The response reproduced the postsynaptic response to ACh in a totally acellular system, in the absence of an energy supply and in a chemically defined environment, an observation fully consistent with a spontaneous allosteric mechanism for the opening of the ion channel.

4.3. Search for Specific Ligands: Affinity Labeling

Aware of the non-specific binding of curare and flaxedil (Chagas and Ehrenpreis) and in particular to acetylcholinesterase and its allosteric sites [23], the method of affinity labeling designed in the sixties by Jon Singer at the University of California San Diego to label noncatalytic sites, such as those of immunoglobulins was introduced [24]. Affinity labels display both a high affinity for the site to which they bind and a chemically reactive group. The affinity labeling reagents display an enhanced rate of covalent bonding of the reactive group to the target site [24]. The first neurotransmitter receptor explored with an affinity labeling reagent was the muscarinic receptor from smooth muscle by Gill and Rang in 1966 [25], but further identification of the receptor protein appeared difficult and this line of research was abandoned. The first affinity labeling reagent utilized in vivo with the eel electroplaque was p-(trimethylamonium) benzene diazonium difluoroborate (TDF) (a compound designed by Fenton and Singer in 1965 to affinity-label immunoglobulin sites [26]] because of its direct relationships with the nicotinic agonist phenyltrimethylammonium (Figure 4). Together with Podleski, Changeux tested it with the electroplaque while in David Nachmansohn’s laboratory at Columbia University: it behaved as expected, as an irreversible competitive antagonist and its effect was protected by D-tubocurarine [27].
Later in 1979 the same molecule TDF was successfully used by Weiland and colleagues [28] to selectively label the nicotinic receptor site in vitro with the purified protein and subsequently its dimethyl photo-activable homolog led to the identification of critical amino acids of the ACh binding site [29].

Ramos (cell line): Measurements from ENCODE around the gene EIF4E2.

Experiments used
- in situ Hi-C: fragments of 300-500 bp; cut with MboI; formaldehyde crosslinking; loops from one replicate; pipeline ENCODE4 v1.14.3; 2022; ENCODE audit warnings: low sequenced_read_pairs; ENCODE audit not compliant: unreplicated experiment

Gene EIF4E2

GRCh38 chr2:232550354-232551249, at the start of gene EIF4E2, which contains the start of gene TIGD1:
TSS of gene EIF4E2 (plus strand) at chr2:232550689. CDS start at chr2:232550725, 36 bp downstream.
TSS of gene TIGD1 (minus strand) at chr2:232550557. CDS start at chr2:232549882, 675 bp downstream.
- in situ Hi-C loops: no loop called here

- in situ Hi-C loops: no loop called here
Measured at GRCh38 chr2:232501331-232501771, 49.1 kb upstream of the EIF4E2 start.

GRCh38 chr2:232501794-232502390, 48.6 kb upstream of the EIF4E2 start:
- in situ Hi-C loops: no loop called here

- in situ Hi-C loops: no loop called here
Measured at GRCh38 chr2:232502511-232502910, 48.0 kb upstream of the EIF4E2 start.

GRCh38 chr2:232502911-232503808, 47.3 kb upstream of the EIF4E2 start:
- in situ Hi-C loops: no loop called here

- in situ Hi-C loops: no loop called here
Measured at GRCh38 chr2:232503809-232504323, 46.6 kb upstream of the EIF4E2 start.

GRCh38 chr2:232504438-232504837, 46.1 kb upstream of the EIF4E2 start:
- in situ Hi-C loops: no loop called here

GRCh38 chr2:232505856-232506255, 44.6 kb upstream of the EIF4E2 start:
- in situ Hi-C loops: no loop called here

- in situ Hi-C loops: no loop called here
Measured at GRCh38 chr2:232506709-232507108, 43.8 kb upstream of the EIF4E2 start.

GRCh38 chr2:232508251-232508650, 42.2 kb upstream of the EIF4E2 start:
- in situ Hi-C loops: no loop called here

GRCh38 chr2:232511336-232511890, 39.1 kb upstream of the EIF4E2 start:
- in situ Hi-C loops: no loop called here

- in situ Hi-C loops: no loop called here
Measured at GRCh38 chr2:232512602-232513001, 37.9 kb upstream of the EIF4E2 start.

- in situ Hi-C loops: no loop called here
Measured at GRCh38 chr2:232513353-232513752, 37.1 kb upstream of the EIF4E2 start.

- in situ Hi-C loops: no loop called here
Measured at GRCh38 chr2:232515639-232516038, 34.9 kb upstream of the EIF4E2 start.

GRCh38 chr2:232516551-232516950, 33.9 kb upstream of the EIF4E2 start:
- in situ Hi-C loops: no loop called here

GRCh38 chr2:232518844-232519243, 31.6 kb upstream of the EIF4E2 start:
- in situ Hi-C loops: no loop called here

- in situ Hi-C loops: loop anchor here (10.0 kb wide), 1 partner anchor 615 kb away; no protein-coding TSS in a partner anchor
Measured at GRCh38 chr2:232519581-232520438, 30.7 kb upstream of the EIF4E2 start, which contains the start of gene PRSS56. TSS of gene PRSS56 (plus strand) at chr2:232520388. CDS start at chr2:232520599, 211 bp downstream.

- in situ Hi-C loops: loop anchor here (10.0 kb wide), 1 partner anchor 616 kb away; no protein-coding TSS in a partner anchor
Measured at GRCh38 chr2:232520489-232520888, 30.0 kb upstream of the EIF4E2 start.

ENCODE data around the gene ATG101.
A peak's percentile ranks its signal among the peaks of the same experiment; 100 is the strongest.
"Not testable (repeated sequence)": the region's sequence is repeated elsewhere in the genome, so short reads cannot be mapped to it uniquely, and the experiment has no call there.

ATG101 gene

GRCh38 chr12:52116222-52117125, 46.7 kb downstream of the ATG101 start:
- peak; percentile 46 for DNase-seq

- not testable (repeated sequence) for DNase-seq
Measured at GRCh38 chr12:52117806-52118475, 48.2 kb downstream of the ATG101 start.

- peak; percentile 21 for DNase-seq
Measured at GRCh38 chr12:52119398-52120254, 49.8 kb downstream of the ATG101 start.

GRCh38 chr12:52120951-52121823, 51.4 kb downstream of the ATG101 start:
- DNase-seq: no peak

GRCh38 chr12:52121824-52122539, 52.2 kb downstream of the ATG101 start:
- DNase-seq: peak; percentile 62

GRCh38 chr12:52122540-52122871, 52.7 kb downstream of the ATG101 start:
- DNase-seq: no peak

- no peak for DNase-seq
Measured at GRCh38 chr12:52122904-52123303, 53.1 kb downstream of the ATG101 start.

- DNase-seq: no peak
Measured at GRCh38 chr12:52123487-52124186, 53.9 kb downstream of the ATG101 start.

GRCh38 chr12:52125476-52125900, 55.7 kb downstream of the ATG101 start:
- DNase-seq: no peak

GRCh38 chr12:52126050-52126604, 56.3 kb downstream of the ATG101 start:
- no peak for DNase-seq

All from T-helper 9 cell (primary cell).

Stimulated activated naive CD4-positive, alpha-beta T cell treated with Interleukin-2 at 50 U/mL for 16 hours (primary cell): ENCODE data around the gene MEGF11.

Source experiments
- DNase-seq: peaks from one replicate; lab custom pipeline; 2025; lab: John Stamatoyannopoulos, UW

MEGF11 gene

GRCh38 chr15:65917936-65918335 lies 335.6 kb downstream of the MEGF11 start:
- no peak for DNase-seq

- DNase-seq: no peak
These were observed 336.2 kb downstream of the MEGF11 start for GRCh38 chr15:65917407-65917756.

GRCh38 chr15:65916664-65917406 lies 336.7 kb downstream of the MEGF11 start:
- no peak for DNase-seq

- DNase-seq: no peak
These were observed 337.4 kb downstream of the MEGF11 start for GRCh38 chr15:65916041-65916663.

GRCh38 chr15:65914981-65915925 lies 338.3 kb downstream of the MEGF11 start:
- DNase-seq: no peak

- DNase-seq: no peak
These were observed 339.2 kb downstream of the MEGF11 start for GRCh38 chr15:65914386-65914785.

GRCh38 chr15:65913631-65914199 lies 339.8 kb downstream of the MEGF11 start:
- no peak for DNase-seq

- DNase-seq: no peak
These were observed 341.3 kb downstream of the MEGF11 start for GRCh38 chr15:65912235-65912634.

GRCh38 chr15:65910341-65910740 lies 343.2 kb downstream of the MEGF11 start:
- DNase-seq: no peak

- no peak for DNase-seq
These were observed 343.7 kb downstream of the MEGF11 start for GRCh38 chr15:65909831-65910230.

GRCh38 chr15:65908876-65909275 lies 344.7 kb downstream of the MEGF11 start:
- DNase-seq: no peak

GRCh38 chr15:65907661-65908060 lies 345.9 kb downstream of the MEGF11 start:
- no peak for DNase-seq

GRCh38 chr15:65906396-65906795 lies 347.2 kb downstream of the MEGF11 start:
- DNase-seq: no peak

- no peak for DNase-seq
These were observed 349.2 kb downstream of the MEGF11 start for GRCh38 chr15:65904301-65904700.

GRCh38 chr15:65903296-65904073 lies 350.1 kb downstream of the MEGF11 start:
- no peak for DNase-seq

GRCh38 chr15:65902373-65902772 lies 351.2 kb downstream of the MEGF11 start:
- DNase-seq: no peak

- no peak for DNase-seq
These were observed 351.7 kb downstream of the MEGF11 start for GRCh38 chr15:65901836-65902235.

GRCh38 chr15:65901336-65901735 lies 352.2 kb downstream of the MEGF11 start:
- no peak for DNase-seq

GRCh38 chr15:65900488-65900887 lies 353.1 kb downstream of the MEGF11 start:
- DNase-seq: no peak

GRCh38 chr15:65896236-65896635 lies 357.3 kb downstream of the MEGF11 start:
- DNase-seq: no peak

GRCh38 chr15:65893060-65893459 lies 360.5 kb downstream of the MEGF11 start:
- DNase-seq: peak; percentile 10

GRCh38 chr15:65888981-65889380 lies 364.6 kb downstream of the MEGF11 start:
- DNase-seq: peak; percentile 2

Soon after the experiences with TDF on eel electroplaque [27], an improvement in the affinity labeling for the ACh receptor site was developped by Karlin in 1968 in the Nachmansohn laboratory with a compound designed by Karlin and Winnick [30], where the diazonium group on the phenylmethyl ammonium moiety of TDF was replaced by a maleimide. The compound was named 4-(N-maleimido)phenyltrimethylammonium iodide (MPTA). Its selectivity was enhanced because it reacted covalently with the ACh site exclusively when the electroplaque had been exposed to the disulfide reducing agent dithiothreitol [31]. Several new affinity ligands were designed on this basis together with Silman. Attempts to use radiolabeled MPTA to count nAChR sites in the electroplaque appeared encouraging [32], but as stated by Karlin himself, and as in the case of TDF the “specificity was not complete” (p. 260) to efficiently pursue the identification of the receptor. Yet, years later, MPTA successfully led to the identification of the first amino acid from the acetylcholine binding site [33].

4.4. Microsacs and Equilibrium Dialysis